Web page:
Today is Blog Action Day.
This year’s theme: Human Rights.
As teachers, we quickly tired of teaching our students lessons that they had evidently been taught several times before. They knew all the obvious answers – stay in school, drugs are bad, don’t have unprotected sex – and many seemed to comply with these rules more out of practicality than true understanding, if they complied at all.
Difficult to watch and disheartening to admit.
In an effort to bring something new to the table, we opened up our Civic Participation teacher’s handbook. As a starting point, we decided to teach a class on human rights to a group of thirty-odd sixth graders. I thought it was fairly basic stuff. The subject matter could be as general and simple as we wanted it to be, perfect for a class for which we were prohibited from teaching sexual health education.
I started with the question, What is a right?
Blank stares. Not uncommon, but nonetheless disconcerting.
Ever the determined volunteers, we struggled through a definition: a right is something that you are morally or legally entitled to. (As you can imagine, the words ‘morally’, ‘legally’ and ‘entitled’ also required a definition.)
We told the children to imagine that they had been washed up on a desert island. The people who pre-existed them on this island had no experience of society as we know it. Each child in the classroom had to write a list of ten rights that each member of the island should be entitled to. The concept completely baffled them. Equipped with several of my examples of appropriate rights, most of the class struggled to come up with even one of their own.
I was exasperated. After a brief moment of panic I readjusted the lesson plan and improvised for the remaining half hour. I called an end to the ‘island’ exercise and resorted to a ‘raise your hand if’ activity.
Raise your hand if you think children should be able to go to school.
Raise your hand if you think everyone should be allowed to live in a house.
Raise your hand if you think everyone should have the same rights.
And so on…
At the end of the class I walked around to pick up the bits of paper that the children had left behind in their hurry to get home. The hour lesson had left me feeling drained and a little hopeless. It didn’t help that most of the scraps were still blank or simply listed the numbers one to ten.
There had been a group of three girls sitting off to one side in the class. They were much older than their classmates and could neither write much more than their names nor understand English. I had assigned a bright boy from another table to help them commit their ideas to paper. When I found their piece of paper lying on the table I did not expect anything more than the blank papers the rest of the class had left behind.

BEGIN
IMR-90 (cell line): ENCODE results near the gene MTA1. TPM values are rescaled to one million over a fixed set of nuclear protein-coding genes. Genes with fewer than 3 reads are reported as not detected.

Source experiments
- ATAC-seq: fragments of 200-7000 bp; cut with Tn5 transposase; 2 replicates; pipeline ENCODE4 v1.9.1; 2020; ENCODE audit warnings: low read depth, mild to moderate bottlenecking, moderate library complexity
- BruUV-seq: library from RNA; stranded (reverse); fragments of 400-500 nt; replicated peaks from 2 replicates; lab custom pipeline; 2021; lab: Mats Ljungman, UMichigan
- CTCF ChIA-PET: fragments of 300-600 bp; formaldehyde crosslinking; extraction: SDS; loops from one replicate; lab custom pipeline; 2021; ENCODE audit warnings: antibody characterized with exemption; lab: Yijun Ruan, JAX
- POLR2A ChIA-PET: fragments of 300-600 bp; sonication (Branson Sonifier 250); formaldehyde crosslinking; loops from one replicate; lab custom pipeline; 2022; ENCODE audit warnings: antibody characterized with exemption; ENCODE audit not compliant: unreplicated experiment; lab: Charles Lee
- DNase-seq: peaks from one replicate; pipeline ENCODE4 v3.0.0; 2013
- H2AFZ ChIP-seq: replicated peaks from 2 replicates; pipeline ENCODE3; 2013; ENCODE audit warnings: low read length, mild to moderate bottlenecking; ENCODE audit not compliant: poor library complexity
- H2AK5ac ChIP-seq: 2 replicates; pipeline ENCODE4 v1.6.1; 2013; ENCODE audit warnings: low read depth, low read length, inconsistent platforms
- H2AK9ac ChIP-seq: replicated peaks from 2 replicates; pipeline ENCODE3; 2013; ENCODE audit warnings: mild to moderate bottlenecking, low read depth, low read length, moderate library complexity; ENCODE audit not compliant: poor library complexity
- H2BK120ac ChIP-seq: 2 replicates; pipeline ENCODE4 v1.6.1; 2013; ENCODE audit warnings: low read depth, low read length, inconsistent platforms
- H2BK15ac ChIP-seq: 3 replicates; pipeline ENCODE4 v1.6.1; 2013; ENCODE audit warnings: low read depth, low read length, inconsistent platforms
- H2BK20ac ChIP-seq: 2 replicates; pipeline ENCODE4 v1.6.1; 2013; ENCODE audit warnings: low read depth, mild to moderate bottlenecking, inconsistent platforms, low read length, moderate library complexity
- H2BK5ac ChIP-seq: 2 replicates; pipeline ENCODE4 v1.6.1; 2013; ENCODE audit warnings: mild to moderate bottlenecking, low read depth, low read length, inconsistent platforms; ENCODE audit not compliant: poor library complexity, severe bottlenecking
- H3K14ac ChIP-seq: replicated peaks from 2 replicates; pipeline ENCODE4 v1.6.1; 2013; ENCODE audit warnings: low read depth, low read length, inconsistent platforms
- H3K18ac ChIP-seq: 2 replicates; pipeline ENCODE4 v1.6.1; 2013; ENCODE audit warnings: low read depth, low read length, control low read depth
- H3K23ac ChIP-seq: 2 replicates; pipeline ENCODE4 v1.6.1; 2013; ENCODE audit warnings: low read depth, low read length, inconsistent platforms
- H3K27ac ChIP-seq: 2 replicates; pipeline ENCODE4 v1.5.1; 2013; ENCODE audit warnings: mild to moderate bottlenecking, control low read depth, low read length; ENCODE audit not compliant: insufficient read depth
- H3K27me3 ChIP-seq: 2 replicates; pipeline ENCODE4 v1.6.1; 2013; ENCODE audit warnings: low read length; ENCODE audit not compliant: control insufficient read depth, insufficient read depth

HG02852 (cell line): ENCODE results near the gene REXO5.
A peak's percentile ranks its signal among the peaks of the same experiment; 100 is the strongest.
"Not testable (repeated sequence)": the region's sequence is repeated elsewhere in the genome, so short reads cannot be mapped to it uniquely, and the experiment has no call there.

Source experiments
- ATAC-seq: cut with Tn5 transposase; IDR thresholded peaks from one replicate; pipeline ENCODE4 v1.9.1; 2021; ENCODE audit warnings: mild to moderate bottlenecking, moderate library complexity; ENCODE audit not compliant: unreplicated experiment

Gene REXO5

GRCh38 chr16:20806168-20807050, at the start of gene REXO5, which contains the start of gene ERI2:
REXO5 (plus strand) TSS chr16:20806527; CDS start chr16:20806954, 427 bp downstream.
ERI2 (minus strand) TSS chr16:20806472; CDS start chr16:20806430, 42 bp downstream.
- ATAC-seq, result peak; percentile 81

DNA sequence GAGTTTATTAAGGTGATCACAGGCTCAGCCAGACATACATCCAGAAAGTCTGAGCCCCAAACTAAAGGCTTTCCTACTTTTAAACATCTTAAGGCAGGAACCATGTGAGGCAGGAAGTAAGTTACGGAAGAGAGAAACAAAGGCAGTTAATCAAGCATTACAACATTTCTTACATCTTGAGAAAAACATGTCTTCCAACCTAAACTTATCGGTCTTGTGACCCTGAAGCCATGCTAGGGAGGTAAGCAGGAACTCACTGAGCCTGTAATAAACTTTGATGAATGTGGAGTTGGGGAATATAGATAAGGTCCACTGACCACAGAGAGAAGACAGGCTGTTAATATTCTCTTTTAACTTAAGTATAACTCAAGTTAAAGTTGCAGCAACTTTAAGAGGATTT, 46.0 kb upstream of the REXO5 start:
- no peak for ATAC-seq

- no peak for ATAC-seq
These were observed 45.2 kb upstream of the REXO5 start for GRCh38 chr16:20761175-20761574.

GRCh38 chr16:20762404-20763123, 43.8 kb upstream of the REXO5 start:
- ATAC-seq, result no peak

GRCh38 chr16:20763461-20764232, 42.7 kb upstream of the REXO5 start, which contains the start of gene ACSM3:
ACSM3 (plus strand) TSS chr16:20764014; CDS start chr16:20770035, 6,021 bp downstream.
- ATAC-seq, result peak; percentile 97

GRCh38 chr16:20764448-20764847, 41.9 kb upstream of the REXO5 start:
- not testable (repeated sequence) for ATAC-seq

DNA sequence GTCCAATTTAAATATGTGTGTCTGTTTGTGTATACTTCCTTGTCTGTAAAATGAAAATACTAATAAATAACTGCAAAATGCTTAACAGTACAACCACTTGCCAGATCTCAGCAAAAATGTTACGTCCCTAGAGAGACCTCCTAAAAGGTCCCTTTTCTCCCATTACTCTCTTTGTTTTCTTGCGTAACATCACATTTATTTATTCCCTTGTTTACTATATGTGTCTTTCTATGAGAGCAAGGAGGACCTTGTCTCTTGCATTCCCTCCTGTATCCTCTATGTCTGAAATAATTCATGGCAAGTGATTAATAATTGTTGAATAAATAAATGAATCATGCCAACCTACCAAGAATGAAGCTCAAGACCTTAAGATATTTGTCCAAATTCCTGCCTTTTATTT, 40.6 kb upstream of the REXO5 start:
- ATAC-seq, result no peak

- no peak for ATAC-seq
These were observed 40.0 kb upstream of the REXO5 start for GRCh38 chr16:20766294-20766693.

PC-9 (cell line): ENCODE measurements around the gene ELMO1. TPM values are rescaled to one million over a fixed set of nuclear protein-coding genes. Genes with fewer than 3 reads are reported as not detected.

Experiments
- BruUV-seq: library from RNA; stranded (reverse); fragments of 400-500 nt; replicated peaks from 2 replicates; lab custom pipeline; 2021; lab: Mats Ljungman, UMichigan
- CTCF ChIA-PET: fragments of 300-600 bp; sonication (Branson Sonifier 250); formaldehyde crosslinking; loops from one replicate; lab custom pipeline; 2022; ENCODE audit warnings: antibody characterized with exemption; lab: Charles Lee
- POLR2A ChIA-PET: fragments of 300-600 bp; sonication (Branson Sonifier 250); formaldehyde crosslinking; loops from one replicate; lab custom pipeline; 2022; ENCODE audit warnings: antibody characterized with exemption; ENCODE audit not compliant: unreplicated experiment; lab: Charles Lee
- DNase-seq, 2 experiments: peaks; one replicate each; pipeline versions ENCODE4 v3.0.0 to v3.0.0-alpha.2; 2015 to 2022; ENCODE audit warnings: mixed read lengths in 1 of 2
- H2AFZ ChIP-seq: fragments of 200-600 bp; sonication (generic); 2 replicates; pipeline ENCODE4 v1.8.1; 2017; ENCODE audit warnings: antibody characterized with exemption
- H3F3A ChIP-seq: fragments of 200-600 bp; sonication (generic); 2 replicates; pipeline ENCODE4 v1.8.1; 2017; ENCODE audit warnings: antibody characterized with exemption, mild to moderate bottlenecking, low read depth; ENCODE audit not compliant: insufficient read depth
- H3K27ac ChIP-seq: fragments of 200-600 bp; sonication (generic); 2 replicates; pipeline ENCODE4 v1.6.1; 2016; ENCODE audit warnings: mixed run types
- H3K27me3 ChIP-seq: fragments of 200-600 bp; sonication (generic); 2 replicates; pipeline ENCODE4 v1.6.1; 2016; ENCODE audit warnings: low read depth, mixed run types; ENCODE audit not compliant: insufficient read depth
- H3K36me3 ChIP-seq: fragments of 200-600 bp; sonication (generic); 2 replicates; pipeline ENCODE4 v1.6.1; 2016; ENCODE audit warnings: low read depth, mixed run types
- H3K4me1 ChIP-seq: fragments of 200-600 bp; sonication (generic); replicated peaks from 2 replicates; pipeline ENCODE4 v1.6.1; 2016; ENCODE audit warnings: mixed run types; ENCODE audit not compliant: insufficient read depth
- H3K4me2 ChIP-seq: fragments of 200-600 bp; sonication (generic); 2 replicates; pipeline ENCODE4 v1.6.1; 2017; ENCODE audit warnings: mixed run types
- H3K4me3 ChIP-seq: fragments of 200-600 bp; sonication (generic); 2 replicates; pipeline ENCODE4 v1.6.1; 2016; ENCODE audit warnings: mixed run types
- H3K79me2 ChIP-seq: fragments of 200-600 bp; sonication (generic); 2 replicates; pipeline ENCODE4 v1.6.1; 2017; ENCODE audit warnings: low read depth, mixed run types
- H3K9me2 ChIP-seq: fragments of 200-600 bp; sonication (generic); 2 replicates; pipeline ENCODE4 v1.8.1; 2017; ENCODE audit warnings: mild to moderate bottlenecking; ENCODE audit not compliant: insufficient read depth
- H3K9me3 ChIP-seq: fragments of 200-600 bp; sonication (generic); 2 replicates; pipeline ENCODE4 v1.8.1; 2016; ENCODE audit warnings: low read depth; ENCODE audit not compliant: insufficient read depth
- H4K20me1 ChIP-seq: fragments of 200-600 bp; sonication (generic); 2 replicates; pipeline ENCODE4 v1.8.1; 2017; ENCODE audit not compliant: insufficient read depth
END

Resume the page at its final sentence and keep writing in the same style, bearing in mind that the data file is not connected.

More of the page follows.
Those three girls, plus their scribe, had compiled a list of about five or six rights that they had decided should be universal. Unfortunately I don’t have the original copy, but I can still remember some of their suggestions.
Everyone should be able to go to the police.
Everyone should be able to read and write.
Everyone should be able to go to school.
The nearest police presence to the school is a two-hour, 15 kwacha (1.77 GBP) journey at the very least. The very girls who had written that “everyone should be able to read and write” could not write anything but their names and simple sentences copied or committed to memory. To see that they so valued their schooling and a legal presence in the community was a huge reminder of why I was there.
We continued to teach human rights lessons to all of our classes. We taught child rights, women’s rights and human rights at the schools and the clinic. The subject was unchartered territory to the majority of the students and I often felt that they didn’t understand what we were teaching them. I can’t be sure that our students have retained anything we’ve covered in their classes but I suppose we have to start somewhere…
The Universal Declaration of Human Rights was signed by the United Nations in 1948 and accepted by all UN member states, but what good is such a document when such a large proportion of the world’s poor is unaware of its existence or its significance?
THE GENERAL ASSEMBLY proclaims THIS UNIVERSAL DECLARATION OF HUMAN RIGHTS as a common standard of achievement for all peoples and all nations, to the end that every individual and every organ of society, keeping this Declaration constantly in mind, shall strive by teaching and education to promote respect for these rights and freedoms and by progressive measures, national and international, to secure their universal and effective recognition and observance, both among the peoples of Member States themselves and among the peoples of territories under their jurisdiction.
The UDHR itself recognises “teaching” and “education” as fundamental ingredients in the success of the Declaration. In the half hour documentary A Path to Dignity, we see the huge impact Human Rights education has had on a number of individuals and communities across the planet. In Zambia, I saw that we still have a way to go.
A Path to Dignity: The Power of Human Rights Education is a UN sponsored short film documenting the importance of Human Rights education across the globe.